“It is not that I want merely to be called a Christian, but to actually be one. Yes, if I prove to be one, then I can have the name…Come fire, cross, battling with wild beasts, wrenching of bones, mangling of limbs, crushing of my whole body, cruel tortures of the Devil–Only let me get to Jesus Christ!”
― St. Ignatius of Antioch

In all the kerfuffle surrounding the Synod, about to conclude it’s efforts this week, it’s good to remember what St. Ignatius said so long ago, that come “battling with wild beasts, mangling of limbs, crushing of my whole body, cruel tortures of the Devil–Only let me get to Jesus Christ!” Our faith isn’t in the Church, it’s in the person of Jesus Christ; the Church will fade away in the last days and, above all, is a human institution.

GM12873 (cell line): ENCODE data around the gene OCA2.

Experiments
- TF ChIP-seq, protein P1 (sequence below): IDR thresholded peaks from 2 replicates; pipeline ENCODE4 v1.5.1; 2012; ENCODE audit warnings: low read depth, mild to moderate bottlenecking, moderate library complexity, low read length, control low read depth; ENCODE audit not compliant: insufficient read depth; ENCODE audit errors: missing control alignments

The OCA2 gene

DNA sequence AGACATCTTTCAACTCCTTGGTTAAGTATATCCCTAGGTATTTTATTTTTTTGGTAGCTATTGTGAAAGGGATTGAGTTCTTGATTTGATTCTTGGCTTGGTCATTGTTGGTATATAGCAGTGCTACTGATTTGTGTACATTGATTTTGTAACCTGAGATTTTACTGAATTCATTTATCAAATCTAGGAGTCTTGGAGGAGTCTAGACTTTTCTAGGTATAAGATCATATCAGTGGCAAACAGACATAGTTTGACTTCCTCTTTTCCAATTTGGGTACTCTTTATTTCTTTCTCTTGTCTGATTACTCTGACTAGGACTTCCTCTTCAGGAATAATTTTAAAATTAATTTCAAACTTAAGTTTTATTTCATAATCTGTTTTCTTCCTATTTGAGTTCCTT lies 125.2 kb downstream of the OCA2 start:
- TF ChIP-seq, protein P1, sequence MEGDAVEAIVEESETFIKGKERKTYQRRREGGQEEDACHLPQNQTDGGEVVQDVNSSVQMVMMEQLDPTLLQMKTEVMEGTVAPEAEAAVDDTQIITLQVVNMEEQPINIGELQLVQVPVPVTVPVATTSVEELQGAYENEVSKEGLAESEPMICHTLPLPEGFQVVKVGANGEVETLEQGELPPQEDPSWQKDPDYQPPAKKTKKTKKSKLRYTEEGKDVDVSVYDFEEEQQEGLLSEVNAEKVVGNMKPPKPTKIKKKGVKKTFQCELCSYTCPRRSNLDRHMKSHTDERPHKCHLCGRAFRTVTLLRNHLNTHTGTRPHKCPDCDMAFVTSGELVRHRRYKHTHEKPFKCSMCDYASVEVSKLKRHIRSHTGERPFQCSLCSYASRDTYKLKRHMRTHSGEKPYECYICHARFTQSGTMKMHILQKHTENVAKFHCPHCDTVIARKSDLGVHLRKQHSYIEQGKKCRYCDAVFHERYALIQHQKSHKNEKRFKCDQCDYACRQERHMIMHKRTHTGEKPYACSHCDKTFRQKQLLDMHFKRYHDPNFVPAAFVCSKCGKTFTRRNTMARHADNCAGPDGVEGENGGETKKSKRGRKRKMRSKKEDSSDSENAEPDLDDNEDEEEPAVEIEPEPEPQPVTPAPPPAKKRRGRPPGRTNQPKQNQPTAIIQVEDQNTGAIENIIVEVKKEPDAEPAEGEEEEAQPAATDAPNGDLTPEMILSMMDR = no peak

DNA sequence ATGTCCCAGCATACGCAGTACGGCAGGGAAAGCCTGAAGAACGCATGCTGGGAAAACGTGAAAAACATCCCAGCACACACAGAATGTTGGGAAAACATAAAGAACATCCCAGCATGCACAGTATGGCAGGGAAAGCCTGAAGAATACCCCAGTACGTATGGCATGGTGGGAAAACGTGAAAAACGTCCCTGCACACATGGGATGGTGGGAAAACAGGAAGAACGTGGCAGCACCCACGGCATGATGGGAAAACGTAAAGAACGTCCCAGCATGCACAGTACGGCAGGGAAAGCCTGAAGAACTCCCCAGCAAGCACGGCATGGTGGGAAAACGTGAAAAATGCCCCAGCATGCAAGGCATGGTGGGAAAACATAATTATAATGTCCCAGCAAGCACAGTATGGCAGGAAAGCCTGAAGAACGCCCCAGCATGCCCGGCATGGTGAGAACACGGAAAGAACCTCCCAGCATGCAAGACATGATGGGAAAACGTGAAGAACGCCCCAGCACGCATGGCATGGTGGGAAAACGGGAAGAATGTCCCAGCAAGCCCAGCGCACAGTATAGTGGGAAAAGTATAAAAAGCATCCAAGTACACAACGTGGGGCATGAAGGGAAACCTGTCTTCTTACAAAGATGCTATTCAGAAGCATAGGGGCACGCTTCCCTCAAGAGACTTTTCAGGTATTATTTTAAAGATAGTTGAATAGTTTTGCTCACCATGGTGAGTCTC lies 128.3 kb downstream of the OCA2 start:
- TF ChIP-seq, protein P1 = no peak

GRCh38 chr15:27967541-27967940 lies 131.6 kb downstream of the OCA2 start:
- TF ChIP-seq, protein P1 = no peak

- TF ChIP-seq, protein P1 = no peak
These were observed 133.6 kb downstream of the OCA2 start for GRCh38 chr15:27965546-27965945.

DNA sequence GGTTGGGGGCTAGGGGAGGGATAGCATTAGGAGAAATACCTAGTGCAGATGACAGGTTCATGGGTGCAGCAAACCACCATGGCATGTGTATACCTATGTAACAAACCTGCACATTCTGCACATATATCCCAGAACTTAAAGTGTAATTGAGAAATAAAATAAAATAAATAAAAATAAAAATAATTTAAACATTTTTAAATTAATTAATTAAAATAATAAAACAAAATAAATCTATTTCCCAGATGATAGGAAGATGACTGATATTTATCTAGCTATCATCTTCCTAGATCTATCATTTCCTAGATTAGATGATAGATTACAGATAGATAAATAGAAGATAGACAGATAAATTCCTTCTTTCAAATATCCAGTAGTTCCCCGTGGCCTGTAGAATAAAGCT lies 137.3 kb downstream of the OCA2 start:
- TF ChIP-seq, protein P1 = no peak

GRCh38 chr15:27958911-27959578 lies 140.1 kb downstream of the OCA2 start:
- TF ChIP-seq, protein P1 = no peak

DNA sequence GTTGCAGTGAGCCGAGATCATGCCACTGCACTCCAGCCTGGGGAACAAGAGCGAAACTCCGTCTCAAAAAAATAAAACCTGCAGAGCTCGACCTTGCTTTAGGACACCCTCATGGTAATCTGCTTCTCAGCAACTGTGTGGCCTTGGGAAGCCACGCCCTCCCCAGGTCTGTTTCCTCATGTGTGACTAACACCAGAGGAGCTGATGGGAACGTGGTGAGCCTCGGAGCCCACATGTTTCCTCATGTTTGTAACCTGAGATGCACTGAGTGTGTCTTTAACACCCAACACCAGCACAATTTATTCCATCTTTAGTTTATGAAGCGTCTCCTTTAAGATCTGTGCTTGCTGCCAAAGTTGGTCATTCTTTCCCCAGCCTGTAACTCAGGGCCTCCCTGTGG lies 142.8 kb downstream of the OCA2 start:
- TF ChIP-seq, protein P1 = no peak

As I said, above, the Extraordinary Synod closes on Sunday, mercifully. I say “mercifully” because it looks like so far it has produced only chaos and confusion. I have to admit, there are times when I think the Church is her own worst enemy; producing a document that makes only those who have no real love for or understanding of the Church happy seems counterproductive, at best. The bishops managed this by using language that is clear to no one, a “cardinal” error (pun intended). Yet, the draft relatio is a meaningless thing that should soon evaporate into the ether. Earlier this week I read these words, from Thomas Peters (HERE), and they are worth keeping in mind. (I originally saw this reference here.)

“There are plenty of good people who are going to interpret these recent developments as signs of the end times. That doesn’t help anything. The Holy Spirit won’t let the church fall into error, and the same Holy Spirit is calling you, and all of us, to build up the church.”

It might also be good to remember, concerning the efforts of the bishops in Rome, that all of us, including them, are mere human beings and certainly prone to error. I was reminded of this in a joke which Fr. David pastor of our parish used to open his homily this past weekend: